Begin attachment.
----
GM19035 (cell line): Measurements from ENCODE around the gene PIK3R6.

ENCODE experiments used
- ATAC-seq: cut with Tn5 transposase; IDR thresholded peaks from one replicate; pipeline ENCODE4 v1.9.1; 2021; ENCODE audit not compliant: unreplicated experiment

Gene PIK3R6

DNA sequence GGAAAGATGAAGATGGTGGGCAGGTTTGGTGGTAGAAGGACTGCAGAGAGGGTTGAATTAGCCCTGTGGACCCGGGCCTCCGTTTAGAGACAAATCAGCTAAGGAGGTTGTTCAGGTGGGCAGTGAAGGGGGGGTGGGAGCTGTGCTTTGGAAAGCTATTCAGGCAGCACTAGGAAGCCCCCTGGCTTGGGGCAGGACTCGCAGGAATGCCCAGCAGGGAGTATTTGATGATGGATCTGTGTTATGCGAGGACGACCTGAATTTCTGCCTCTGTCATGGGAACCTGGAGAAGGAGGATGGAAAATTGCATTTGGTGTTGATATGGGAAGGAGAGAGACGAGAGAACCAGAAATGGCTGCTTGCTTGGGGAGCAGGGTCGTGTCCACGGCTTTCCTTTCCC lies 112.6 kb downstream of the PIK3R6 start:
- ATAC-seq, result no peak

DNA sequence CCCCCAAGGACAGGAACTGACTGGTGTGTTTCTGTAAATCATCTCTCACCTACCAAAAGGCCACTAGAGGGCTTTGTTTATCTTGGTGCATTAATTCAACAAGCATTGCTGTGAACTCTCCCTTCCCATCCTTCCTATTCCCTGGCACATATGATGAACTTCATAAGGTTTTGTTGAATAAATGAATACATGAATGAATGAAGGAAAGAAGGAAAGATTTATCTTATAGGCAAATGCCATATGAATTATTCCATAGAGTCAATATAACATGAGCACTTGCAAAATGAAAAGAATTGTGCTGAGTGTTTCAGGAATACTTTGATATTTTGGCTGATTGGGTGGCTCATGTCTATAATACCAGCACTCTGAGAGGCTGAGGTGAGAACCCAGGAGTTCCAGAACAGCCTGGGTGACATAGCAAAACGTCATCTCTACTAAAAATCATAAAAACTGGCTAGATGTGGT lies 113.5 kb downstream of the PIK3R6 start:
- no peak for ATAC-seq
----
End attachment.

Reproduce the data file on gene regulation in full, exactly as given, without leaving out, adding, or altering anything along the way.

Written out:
GM19035 (cell line): Measurements from ENCODE around the gene PIK3R6.

ENCODE experiments used
- ATAC-seq: cut with Tn5 transposase; IDR thresholded peaks from one replicate; pipeline ENCODE4 v1.9.1; 2021; ENCODE audit not compliant: unreplicated experiment

Gene PIK3R6

DNA sequence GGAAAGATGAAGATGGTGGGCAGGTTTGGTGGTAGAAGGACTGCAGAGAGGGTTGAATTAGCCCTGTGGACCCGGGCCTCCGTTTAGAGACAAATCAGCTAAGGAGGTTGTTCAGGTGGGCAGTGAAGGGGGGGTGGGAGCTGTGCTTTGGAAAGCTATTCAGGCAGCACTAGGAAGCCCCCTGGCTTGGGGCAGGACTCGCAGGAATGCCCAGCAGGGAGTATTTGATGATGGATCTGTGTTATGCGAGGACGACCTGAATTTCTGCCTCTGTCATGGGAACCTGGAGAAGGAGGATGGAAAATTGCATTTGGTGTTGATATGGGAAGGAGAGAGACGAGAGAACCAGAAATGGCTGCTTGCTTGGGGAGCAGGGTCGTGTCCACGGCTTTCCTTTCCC lies 112.6 kb downstream of the PIK3R6 start:
- ATAC-seq, result no peak

DNA sequence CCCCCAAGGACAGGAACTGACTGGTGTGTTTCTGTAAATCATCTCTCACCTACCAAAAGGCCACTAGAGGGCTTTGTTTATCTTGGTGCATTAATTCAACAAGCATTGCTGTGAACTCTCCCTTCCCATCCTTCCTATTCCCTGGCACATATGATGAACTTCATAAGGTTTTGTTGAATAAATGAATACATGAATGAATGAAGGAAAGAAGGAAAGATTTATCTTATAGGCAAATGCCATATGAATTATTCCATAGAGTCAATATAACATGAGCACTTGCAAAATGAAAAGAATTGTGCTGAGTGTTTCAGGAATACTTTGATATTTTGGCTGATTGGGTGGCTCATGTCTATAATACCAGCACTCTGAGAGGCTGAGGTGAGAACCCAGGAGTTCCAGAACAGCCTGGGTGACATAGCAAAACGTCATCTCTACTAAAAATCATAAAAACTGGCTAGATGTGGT lies 113.5 kb downstream of the PIK3R6 start:
- no peak for ATAC-seq